The meat packing industry is coming under increasing pressure in the form of separate antitrust lawsuits filed this year by consumers and cattle ranchers. Both groups allege anticompetitive conspiracies that unfairly enriched the meat packers at their expense, including successful efforts to lower livestock prices on one end of the supply chain and artificially increasing the price of beef on the other.
Consumers Sue in Minnesota Federal Court
Four of the defendants in the consumer case of Peterson v. Agri Stats, Inc., et al., filed April 26, 2019 in federal court in Minnesota, are the largest meatpacking companies in the world. They are the leading processors of approximately $100 billion in annual commerce in the retail beef industry: JBS USA Food Company Holdings, Tyson Foods, Inc., Cargill, Inc., and National Beef Packing Company. The first-named defendant, Agri Stats, Inc., is a statistical research and analysis firm which provides detailed pricing reports to the industry.
“The purpose of the scheme was to lower throughput of beef supply and thus maximize the margins they received from sale of beef,” the complaint reads. As a result, the packers underpaid farmers by artificially depressing demand for cattle, then overcharged consumers by reducing their output of beef and inflating prices.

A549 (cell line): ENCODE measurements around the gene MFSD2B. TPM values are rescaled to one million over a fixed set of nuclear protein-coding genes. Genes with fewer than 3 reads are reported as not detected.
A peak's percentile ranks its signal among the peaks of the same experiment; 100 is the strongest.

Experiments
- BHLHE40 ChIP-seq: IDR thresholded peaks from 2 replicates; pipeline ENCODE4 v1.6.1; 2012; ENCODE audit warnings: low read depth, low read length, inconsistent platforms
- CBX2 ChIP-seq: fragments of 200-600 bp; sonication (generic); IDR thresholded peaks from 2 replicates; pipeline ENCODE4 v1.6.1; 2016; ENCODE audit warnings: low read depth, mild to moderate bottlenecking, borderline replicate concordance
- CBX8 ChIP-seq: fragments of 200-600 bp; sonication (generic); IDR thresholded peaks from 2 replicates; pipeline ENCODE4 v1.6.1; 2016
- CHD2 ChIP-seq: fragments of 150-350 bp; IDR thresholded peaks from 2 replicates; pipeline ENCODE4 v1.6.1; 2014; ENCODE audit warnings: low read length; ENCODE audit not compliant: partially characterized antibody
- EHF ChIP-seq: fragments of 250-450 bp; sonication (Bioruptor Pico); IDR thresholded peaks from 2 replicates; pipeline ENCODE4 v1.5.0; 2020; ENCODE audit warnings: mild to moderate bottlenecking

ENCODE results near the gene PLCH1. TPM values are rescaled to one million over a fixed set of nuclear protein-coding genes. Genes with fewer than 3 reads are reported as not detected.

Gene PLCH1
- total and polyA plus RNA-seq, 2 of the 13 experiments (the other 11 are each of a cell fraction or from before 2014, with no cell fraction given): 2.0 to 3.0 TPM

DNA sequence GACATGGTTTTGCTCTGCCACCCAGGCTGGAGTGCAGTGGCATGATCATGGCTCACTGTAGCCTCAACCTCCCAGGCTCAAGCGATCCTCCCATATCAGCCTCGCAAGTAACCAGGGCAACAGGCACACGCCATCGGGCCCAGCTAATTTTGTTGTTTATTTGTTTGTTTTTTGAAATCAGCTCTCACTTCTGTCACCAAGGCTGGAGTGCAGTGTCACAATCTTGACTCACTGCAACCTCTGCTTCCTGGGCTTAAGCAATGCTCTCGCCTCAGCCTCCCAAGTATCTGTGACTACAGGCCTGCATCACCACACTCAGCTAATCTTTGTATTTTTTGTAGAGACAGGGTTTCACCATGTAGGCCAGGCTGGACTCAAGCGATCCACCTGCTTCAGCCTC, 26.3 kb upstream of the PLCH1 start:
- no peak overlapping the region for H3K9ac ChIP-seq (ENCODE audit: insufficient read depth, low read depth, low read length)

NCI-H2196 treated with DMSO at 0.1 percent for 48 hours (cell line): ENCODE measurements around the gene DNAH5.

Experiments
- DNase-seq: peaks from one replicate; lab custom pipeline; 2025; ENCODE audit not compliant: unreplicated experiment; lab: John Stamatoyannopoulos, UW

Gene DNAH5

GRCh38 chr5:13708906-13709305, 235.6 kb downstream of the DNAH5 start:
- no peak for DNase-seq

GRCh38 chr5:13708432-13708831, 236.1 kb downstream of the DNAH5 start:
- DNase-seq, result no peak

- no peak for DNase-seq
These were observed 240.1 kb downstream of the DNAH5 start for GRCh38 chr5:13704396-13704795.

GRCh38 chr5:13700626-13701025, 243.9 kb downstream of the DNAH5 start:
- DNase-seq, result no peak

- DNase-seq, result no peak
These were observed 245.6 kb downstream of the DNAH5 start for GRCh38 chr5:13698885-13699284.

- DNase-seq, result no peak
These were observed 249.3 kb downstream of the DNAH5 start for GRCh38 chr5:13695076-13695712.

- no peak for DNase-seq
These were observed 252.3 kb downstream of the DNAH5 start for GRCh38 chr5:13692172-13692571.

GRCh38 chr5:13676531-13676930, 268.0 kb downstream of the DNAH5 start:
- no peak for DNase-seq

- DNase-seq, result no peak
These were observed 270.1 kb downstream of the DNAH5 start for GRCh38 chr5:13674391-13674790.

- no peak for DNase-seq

The consumers argue that the essential elements of illegal antitrust activity were in place starting on Jan. 1, 2015, at the latest: the beef meatpacking industry was highly concentrated; it enjoyed a high barrier to entry; beef is a commodity; market shares were unusually stable; demand is inelastic; “abnormal pricing” demonstrates successful collusion; “overcharges due to the cartel” were passed through to indirect purchasers; increase processor margins were not explained by changes in export levels or international demand; and the meatpackers “actively concealed the conspiracy.”
The plaintiffs seek treble the maximum damages allowed, and an injunction to halt the alleged conspiracy on the part of officers, directors, affiliates, employees and more. They also seek interest, costs and fees.
Ranchers Re-File in Minnesota
Just days earlier, a class action proposed by the Ranchers Cattlemen Action Legal Fund United Stockgrowers of America (R-CALF) and four ranchers from Iowa, Nebraska, Kansas and Wyoming was filed against Tyson Foods, Inc., JBS S.A., Cargill, Inc., and National Beef Packing Company, LLC, which purchase and process more than 80% of the U.S. fed cattle.
Originally filed in Illinois then re-filed in Minnesota, the suit involves two classes. The first comprises cattle producers who are suing under the Packers and Stockyards Act for cutting their profits by nearly 8%; the second comprises stock traders – those who dealt in cattle futures or options contracts on the Chicago Mercantile Exchange – who are suing under the Commodity Exchange Act for unlawfully depressing prices paid to ranchers.
Plaintiffs say the packers reduced their cattle purchases and closed slaughter plants which flooded the market with cattle. They also allege they limited their cash market trading to a narrow 30-minute time frame on Fridays, knowing that smaller packers use the cash markets all week long.